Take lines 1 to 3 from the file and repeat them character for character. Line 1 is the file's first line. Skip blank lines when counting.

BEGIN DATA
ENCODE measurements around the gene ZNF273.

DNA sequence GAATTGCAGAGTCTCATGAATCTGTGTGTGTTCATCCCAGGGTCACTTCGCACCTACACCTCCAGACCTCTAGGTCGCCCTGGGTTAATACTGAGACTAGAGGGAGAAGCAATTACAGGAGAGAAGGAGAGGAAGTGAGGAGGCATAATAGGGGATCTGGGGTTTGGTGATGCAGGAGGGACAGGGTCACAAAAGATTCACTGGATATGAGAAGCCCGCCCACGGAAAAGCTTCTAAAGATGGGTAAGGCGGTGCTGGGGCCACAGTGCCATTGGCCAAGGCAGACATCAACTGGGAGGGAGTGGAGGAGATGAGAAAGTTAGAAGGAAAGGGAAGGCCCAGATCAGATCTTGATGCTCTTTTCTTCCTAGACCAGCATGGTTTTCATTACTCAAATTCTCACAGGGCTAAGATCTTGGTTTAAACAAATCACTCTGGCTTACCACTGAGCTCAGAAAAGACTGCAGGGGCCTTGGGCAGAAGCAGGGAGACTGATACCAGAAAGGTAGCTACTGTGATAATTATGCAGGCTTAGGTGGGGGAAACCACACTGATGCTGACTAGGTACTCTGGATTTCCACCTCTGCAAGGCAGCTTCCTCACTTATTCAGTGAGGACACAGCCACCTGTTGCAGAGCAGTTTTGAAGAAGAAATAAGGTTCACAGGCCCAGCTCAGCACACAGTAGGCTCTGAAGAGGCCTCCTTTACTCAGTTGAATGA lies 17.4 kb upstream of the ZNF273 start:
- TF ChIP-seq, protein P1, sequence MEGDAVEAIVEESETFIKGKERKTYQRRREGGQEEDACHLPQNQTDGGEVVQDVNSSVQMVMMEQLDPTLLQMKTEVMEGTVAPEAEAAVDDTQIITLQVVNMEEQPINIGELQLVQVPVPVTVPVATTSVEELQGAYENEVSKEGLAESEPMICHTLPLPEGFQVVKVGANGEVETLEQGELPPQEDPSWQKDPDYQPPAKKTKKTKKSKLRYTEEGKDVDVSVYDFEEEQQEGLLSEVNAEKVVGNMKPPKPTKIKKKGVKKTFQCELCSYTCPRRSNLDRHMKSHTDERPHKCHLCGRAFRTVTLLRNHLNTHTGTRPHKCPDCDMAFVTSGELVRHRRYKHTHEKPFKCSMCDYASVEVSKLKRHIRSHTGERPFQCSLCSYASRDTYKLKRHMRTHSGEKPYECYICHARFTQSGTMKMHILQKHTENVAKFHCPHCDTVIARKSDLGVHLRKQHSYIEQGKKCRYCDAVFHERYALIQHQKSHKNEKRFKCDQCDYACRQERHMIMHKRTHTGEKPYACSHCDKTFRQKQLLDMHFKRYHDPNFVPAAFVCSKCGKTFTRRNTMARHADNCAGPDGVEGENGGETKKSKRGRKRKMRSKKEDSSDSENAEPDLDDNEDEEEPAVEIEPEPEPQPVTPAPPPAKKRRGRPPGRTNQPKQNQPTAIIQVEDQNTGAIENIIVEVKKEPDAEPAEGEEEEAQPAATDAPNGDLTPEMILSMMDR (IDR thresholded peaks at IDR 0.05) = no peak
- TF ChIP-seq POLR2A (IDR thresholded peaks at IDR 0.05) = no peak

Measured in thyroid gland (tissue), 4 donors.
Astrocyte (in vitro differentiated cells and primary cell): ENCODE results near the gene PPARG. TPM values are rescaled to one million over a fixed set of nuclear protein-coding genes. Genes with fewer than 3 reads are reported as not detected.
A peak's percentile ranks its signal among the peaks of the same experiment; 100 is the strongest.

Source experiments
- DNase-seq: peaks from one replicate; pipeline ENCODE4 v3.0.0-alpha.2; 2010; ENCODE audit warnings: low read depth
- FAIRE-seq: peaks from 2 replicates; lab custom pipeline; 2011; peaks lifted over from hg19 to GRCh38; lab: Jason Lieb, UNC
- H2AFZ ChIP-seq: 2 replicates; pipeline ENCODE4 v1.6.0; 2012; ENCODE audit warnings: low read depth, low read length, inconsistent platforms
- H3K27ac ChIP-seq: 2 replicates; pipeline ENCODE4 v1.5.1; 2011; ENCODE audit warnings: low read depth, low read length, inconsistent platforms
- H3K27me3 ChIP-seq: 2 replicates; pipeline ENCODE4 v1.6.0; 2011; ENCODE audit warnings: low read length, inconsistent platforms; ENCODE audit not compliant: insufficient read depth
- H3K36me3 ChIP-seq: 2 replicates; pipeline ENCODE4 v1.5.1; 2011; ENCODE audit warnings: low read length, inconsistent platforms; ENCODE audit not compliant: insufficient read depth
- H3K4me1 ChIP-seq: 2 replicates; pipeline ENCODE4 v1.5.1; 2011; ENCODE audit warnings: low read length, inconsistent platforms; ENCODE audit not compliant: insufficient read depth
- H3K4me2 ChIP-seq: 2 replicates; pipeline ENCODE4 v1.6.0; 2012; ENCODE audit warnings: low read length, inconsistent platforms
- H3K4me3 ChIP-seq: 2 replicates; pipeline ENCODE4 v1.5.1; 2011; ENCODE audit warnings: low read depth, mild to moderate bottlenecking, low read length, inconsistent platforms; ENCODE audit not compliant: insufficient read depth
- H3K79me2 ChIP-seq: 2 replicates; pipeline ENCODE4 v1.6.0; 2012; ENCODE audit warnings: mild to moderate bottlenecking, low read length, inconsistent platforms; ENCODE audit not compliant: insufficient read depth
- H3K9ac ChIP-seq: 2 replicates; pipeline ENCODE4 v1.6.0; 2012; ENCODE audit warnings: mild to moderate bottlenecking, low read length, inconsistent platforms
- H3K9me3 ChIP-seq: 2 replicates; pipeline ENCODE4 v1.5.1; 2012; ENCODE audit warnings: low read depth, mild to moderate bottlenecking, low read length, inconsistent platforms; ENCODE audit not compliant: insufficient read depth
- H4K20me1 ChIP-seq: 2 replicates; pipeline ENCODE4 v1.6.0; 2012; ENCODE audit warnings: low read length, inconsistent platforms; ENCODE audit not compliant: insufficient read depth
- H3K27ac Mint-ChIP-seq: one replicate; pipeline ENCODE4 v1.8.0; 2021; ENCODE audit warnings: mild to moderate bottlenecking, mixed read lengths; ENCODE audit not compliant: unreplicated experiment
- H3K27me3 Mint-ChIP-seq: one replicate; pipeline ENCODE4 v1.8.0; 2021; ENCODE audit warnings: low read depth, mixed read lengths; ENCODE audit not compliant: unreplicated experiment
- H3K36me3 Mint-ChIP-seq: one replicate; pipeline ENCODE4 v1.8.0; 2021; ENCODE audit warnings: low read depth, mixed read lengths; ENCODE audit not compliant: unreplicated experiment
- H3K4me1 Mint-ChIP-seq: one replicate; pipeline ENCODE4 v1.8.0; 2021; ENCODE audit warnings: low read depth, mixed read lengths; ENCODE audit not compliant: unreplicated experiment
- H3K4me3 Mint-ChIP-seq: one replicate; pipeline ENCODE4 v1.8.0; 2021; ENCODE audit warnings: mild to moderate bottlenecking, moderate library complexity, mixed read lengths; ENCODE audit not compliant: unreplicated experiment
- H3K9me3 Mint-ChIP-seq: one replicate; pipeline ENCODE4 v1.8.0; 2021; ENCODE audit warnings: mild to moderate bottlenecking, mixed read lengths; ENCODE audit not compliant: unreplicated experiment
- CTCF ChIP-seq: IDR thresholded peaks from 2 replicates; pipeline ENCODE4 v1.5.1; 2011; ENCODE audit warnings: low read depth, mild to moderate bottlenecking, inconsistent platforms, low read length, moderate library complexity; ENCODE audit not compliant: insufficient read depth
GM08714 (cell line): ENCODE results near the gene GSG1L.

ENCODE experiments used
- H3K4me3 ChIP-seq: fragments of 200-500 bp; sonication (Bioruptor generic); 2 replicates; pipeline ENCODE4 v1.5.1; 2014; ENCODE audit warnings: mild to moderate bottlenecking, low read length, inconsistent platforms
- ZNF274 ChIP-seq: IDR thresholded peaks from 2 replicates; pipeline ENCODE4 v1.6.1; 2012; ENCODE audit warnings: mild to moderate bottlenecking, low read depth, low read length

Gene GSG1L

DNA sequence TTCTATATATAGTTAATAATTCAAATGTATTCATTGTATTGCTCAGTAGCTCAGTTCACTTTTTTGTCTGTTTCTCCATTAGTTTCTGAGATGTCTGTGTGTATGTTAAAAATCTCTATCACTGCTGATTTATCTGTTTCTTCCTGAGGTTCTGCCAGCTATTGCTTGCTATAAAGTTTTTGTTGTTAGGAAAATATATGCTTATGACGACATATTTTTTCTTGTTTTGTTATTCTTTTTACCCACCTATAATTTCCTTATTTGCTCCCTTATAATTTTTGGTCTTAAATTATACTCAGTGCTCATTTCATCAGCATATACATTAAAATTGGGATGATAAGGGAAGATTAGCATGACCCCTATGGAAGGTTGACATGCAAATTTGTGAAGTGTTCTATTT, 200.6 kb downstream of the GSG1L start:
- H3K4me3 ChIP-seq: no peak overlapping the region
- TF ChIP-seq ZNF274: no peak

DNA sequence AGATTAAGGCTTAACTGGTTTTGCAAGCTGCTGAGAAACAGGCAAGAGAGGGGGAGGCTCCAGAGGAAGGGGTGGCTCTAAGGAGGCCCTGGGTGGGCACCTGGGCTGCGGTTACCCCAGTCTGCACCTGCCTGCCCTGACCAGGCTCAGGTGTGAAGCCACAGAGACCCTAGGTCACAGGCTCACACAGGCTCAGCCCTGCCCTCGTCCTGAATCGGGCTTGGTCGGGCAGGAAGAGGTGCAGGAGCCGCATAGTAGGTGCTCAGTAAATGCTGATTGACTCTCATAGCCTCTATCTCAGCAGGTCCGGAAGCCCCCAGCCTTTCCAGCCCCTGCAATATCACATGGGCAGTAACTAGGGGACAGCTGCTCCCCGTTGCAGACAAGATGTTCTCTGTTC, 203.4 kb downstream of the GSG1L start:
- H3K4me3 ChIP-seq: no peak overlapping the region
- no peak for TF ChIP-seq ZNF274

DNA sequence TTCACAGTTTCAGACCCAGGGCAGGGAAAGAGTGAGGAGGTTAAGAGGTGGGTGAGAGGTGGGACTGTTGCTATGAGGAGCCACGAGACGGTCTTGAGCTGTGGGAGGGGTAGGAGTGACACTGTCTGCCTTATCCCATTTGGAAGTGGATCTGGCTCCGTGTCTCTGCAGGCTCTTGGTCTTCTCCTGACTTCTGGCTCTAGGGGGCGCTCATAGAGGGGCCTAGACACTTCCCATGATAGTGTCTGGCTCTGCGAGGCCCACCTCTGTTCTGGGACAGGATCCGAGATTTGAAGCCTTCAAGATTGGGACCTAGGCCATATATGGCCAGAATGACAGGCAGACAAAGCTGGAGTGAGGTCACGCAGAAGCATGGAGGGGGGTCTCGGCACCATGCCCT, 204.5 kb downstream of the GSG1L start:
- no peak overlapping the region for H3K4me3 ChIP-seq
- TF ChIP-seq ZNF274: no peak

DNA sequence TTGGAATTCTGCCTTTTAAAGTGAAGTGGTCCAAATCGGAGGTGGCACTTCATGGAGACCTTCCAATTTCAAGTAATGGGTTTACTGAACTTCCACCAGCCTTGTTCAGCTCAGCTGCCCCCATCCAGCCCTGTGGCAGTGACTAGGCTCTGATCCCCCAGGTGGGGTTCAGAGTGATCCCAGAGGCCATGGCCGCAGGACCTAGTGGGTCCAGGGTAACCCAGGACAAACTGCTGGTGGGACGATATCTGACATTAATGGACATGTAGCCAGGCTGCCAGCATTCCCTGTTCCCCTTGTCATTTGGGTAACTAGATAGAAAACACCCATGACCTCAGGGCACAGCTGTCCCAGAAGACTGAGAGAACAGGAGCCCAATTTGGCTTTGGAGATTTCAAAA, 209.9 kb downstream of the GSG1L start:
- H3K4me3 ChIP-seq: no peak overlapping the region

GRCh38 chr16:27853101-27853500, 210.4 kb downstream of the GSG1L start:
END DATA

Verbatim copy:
ENCODE measurements around the gene ZNF273.

DNA sequence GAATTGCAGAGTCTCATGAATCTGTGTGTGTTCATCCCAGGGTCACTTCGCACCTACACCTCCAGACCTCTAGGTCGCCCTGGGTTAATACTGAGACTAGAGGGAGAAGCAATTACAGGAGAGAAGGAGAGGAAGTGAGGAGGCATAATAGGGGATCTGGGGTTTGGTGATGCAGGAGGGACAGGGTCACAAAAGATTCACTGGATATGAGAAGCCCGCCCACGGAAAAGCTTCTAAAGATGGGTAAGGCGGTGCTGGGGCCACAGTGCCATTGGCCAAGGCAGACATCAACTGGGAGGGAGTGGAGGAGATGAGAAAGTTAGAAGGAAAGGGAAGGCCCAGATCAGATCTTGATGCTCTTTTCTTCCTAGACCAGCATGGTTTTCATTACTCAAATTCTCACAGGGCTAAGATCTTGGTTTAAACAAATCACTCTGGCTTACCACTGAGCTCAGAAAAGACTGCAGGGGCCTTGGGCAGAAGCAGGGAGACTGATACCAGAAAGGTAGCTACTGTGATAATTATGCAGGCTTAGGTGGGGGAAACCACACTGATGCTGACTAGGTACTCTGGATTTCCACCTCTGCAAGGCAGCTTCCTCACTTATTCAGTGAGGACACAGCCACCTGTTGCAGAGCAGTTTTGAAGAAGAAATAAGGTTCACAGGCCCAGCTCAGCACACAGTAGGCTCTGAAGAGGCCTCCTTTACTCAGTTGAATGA lies 17.4 kb upstream of the ZNF273 start:
- TF ChIP-seq, protein P1, sequence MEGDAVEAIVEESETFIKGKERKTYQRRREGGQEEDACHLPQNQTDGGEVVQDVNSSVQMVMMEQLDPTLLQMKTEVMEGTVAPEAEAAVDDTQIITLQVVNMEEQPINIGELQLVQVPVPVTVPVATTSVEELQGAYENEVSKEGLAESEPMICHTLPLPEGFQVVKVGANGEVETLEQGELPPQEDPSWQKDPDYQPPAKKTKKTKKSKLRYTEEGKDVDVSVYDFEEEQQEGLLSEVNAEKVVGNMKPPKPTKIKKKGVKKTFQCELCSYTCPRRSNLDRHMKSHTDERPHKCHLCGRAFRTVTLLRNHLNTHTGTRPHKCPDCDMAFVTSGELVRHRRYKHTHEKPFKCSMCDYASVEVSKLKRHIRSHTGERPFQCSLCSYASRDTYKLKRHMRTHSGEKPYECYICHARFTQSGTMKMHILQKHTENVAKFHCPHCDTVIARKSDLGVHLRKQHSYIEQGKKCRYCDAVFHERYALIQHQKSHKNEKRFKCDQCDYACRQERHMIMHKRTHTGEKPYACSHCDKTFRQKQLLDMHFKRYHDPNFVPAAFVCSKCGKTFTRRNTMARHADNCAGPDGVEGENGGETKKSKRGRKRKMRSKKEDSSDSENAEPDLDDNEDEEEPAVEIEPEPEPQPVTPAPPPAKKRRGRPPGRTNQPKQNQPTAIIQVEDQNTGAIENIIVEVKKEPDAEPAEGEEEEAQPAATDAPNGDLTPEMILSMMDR (IDR thresholded peaks at IDR 0.05) = no peak